Reducing peer victimisation in Australian schools through targeted and universal approaches research project
The Australian Government is contributing funding towards a five year study to determine which programmes are most effective in addressing bullying in schools. Five thousand year 5 and 6 students in schools in New South Wales and Western Australia will take part in the ‘Reducing peer victimisation in Australian schools through targeted and universal approaches’ project.
Professor Ron Rapee of the Centre for Emotional Health at Macquarie University will lead the study which includes an examination of two anti-bullying programmes – ‘Cool Kids’ and ‘Friendly Schools Plus’. The study will establish how effectively these programmes reduce bullying so that the basic elements can be replicated in different circumstances at the school level across Australia.
The Department is joining with the National Health and Medical Research Council (NHMRC), and Macquarie University to support this research study which commenced in July 2013.
Prevalence and effectiveness of anti-bullying approaches in Australian Schools study
The Australian Government is contributing funds in 2013-14 towards an exploratory study on the prevalence and effectiveness of anti-bullying strategies currently being used in government schools. The study will be led by Adjunct Research Professor Ken Rigby of the University of South Australia. Professor Rigby is a renowned expert on bullying prevention.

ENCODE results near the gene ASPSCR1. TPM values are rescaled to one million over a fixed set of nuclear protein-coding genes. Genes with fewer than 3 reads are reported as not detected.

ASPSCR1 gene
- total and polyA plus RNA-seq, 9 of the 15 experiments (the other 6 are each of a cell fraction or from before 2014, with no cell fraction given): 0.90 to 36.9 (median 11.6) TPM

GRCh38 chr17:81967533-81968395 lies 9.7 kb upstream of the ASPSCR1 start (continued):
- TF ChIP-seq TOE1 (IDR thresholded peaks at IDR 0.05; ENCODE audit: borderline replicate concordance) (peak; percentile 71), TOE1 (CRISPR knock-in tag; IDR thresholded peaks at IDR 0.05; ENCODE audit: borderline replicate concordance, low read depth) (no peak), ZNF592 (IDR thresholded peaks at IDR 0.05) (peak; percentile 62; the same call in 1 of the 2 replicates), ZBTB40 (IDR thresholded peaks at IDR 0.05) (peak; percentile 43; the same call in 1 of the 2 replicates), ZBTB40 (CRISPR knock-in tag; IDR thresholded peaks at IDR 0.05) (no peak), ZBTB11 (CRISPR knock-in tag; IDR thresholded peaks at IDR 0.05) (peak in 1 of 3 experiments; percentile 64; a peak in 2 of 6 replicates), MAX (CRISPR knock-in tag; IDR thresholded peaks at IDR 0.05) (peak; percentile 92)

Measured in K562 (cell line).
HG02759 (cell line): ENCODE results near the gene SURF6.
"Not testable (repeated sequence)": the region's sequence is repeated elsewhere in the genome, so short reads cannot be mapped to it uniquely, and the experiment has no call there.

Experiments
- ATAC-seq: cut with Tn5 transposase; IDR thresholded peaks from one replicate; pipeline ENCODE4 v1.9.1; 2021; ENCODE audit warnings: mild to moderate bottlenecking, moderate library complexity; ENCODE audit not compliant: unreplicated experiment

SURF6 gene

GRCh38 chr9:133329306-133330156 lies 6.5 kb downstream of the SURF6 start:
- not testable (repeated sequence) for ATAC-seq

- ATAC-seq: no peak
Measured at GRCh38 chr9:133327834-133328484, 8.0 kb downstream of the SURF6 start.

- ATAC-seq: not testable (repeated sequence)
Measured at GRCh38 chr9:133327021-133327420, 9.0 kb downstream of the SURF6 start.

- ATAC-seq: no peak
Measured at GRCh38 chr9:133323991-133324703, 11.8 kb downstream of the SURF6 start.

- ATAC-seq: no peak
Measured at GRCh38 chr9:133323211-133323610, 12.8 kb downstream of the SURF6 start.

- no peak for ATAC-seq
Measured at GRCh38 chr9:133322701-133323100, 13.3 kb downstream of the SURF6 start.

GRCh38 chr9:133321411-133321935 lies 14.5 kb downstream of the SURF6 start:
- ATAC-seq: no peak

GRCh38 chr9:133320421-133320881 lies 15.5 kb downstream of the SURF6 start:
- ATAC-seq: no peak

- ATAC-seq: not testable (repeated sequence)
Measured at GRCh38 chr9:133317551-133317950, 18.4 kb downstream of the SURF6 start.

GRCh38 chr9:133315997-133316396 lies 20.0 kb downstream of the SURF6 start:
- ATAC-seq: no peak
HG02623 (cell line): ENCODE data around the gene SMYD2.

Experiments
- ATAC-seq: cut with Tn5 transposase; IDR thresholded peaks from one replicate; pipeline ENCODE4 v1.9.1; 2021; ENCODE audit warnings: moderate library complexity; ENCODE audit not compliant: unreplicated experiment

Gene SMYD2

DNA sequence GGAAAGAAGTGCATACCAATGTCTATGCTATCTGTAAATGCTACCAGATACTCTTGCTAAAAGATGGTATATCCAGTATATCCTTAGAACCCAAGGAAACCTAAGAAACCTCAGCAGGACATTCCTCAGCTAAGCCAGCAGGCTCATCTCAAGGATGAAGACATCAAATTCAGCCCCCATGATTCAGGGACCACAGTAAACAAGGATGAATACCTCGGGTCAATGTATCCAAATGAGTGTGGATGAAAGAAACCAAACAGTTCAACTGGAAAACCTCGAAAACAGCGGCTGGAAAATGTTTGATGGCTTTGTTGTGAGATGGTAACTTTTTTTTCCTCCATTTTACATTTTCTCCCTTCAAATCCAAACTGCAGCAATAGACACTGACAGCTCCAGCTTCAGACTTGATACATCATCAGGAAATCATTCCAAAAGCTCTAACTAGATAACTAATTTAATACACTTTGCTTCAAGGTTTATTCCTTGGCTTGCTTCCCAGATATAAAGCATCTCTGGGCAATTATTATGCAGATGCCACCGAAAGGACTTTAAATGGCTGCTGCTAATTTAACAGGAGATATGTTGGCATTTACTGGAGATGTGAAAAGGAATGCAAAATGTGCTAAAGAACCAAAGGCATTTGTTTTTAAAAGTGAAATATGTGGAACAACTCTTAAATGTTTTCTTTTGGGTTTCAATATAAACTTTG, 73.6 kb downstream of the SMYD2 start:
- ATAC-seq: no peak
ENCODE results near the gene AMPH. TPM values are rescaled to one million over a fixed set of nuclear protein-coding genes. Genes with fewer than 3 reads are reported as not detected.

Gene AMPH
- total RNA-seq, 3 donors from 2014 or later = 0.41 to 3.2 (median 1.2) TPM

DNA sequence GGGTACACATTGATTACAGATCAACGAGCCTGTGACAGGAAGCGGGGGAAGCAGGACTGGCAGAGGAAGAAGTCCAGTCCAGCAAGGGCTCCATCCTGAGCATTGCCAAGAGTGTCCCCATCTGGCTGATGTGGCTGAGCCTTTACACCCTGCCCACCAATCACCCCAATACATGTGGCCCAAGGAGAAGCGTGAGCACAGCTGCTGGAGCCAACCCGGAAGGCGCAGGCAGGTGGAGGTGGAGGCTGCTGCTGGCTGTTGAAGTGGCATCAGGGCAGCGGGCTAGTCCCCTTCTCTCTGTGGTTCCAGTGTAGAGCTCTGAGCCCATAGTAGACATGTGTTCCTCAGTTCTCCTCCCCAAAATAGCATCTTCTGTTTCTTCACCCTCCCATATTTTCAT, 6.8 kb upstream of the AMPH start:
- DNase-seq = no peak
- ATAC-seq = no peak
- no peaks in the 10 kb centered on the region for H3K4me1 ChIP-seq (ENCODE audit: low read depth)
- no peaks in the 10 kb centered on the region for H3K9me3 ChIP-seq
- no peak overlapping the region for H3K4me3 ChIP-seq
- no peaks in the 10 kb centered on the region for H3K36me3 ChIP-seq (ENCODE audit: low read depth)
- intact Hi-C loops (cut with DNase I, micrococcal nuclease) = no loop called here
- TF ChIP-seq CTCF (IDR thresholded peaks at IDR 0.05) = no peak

The study will gather relevant information through a combination of questionnaires and interviews from a representative sample of school personnel, students and educational administrators. It is expected 100 schools across Australia and approximately 6,000 students from years 5 – 10 will participate in the project. The survey will be conducted in late 2014 and will gather information on what schools are doing - both proactively and reactively - to counter bullying.
The study will complement the Macquarie University study on reducing peer victimisation, build on the evidence base of effective anti-bullying approaches and also provide an opportunity for schools to use this important evidence in their school action plans.
Covert Bullying Research Projects
The emergence of new technologies has led to covert and cyberbullying becoming an issue for many schools. The Australian Government has commissioned two research projects to better understand these issues and the impact on Australian schools.
The first study investigated the prevalence and impact of covert bullying in Australian school communities - the Australian Covert Bullying Prevalence Study and was conducted by Edith Cowan University. The report provides information at a national level about what constitutes covert bullying, the prevalence of bullying and its impact on victims and perpetrators. The report recommends actions for the Australian Government, state and territory education authorities and schools, to address covert and cyberbullying in Australian schools.
The second study, Behind the Scenes: Insights into the Human Dimension of Covert Bullying was conducted by the University of South Australia in conjunction with Flinders University. This project explored real life experiences of individuals exposed to covert bullying (victim/ perpetrator/ bystander/ teacher/ parent).
Both projects have been completed and the findings can be found below:
Australian Covert Bullying Prevalence Study CHPRC, Edith Cowan University - May 2009
Behind the Scenes: Insight into the Human Dimension of Covert Bullying
Hawke Research Institute for Sustainable Societies - University of South AustraliaCentre for the Analysis of Educational Futures - Flinders University, SADecember 2008